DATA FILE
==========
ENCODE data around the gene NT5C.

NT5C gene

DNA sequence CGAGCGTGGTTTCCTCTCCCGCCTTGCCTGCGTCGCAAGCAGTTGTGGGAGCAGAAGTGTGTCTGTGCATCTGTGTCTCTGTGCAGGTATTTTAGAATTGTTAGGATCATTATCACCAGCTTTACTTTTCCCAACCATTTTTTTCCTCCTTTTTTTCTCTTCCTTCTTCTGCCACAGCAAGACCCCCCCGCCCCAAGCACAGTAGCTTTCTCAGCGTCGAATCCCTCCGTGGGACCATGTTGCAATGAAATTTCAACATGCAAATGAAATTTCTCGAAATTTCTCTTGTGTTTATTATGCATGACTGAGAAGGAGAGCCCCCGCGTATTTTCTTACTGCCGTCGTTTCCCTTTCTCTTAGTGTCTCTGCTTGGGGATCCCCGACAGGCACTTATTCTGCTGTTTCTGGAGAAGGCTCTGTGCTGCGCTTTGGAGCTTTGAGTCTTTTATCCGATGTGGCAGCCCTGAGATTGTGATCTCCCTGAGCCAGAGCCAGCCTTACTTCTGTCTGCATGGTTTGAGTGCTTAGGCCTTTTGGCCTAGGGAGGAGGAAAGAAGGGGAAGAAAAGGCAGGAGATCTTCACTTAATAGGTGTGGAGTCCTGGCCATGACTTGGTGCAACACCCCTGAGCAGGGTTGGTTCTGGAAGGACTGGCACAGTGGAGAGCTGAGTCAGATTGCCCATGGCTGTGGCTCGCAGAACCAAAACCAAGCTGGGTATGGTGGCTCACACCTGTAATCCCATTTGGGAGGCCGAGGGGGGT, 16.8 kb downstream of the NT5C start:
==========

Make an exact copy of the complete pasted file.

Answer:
ENCODE data around the gene NT5C.

NT5C gene

DNA sequence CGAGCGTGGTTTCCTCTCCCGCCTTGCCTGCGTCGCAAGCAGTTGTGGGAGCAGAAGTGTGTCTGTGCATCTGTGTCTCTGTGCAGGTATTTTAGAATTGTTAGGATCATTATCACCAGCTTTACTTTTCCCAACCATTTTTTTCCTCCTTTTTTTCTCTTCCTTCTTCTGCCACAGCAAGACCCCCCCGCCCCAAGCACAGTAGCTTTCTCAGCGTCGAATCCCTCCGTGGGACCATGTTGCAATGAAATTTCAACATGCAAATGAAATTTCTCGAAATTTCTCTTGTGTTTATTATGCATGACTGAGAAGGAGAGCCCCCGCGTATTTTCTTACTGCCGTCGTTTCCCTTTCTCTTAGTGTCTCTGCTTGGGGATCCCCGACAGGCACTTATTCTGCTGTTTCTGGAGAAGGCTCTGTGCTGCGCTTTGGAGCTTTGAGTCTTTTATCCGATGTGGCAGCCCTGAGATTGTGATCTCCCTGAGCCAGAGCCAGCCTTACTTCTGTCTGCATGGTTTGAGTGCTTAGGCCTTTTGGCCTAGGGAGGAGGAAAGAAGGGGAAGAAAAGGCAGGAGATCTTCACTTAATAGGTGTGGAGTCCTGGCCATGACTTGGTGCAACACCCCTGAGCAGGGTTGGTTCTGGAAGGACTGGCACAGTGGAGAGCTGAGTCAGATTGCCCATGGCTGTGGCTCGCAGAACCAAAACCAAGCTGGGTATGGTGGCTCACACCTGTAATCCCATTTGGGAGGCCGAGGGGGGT, 16.8 kb downstream of the NT5C start: